Ankylosing spondylitis and mortality following hospitalised pneumonia: a population-based cohort study

Mette Holland-Fischer, Reimar W Thomsen, Ulrik Tarp, Mette Nørgaard

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6 Citations (Scopus)
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Objective Little is known about the prognosis of infections in patients with ankylosing spondylitis (AS) compared with patients without AS. The purpose of this study was to examine whether AS is associated with poorer outcomes in patients who are hospitalised with pneumonia. Methods In a population-based cohort study including patients with hospitalised pneumonia with and without AS, we compared 90-day rates of mortality, all-cause readmission (90 days post-discharge) and pulmonary complications including pulmonary embolism, empyema and pulmonary abscess. We used Cox regression analyses to compute crude and adjusted HRs while adjusting for sex, age and level of comorbidity. Results A total of 387 796 patients (median age 71 years) were hospitalised for pneumonia in Denmark between 1997 and 2017. Among these, 842 (0.2%) had AS (median age 65 years). The 90-day mortality was 12.5% in patients with AS and 15.5% in patients with non-AS pneumonia, with crude and adjusted 90-day HRs of 0.79 (95% CI 0.66 to 0.96) and 0.95 (95% CI 0.79 to 1.16), respectively. The 90-day post-discharge readmission rate was 27.3% in patients with AS and 25.4% in patients without AS, with a corresponding adjusted readmission HR of 1.12 (95% CI 0.98 to 1.27). Relative risk of pulmonary complications among patients with AS compared with patients without AS decreased over the study period, with adjusted HRs of 1.63 (95% CI 0.82 to 3.27) in 1997-2006 falling to 0.62 (95% CI 0.31 to 1.23) in 2007-2017. Conclusions AS is not associated with increased mortality following hospitalisation for pneumonia. Furthermore, no increased risk of readmission or pulmonary complications in patients with AS was detected in recent study years.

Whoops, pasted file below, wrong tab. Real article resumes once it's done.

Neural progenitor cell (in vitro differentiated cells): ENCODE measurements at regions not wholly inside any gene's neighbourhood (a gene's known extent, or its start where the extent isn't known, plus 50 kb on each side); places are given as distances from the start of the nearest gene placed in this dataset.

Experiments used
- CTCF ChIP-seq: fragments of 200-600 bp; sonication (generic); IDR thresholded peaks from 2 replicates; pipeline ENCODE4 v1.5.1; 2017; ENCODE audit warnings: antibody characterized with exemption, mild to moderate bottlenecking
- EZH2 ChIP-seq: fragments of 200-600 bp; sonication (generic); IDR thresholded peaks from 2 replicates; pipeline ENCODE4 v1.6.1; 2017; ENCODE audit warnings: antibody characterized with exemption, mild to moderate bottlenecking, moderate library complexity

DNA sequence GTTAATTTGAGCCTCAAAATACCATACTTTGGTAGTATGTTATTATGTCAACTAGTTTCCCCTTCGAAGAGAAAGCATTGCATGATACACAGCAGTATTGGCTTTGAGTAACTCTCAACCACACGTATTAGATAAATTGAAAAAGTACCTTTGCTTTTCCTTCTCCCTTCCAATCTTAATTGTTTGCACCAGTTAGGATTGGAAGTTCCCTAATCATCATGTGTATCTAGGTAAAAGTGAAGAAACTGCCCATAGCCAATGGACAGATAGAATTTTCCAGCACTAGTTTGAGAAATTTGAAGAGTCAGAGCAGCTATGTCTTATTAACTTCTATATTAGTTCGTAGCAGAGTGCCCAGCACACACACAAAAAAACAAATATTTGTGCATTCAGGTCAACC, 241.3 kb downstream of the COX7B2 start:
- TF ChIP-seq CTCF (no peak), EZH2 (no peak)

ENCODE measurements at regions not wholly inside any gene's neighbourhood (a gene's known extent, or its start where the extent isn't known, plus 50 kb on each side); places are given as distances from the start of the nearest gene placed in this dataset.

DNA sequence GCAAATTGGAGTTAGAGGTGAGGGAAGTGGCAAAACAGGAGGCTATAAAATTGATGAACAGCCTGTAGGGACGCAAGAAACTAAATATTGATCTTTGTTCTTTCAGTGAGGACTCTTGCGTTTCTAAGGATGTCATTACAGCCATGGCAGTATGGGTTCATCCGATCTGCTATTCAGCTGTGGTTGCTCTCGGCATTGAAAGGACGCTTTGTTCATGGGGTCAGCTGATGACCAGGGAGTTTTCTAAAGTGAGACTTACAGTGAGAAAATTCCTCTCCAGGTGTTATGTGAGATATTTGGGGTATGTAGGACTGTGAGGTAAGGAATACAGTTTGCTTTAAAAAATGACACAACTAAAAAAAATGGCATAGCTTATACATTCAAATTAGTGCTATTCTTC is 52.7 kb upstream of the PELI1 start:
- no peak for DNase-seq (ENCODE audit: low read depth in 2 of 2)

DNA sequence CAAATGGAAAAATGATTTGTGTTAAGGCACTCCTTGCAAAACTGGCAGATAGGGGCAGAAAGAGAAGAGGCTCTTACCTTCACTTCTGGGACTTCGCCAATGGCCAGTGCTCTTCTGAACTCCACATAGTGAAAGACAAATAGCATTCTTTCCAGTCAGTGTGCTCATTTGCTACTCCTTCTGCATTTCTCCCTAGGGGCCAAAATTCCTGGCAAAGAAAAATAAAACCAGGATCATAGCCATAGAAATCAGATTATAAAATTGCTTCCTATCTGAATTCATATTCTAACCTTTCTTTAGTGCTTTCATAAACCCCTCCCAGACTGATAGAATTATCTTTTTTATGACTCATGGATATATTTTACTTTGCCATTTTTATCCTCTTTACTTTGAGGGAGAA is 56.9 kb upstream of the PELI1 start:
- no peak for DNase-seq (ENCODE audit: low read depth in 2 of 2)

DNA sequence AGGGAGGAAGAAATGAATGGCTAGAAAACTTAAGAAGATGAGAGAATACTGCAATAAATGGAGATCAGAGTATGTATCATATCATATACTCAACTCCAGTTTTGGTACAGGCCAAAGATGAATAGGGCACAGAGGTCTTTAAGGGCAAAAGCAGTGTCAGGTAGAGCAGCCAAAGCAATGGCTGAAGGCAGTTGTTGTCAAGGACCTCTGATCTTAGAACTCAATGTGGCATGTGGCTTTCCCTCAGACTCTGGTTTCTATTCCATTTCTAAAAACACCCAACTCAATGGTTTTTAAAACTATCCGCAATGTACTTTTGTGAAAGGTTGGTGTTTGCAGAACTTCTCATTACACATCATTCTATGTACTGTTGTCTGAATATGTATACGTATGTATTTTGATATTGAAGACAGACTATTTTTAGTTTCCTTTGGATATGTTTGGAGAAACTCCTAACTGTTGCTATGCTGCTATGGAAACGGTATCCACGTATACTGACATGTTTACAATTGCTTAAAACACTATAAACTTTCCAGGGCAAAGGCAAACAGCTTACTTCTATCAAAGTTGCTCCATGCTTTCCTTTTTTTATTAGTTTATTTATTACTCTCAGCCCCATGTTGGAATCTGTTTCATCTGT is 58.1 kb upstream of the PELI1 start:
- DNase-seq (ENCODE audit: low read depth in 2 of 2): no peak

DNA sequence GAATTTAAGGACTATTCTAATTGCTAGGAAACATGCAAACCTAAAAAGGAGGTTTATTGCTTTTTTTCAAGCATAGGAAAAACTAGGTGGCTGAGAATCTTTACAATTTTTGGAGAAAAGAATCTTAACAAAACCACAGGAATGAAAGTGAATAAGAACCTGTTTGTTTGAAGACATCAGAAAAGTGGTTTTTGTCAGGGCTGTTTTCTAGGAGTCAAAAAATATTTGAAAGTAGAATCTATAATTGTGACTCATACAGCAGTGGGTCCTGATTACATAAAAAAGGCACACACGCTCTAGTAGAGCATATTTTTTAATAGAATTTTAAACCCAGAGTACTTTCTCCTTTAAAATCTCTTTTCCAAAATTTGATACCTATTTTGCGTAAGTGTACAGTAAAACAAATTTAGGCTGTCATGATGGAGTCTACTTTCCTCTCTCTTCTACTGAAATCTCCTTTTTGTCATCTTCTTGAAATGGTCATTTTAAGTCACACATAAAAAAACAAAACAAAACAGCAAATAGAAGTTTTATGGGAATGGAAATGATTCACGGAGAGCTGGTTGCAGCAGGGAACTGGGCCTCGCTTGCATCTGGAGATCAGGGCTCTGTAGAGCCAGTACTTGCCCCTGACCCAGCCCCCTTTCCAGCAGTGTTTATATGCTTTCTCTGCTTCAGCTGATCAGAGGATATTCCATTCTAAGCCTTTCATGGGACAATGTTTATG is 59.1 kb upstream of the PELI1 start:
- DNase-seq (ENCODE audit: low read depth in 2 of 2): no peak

Original languageEnglish
Article numbere001140
JournalRMD Open
Issue number1
Pages (from-to)1-7
Number of pages7
Publication statusPublished - 2020


  • ankylosing spondylitis
  • infections
  • outcomes research


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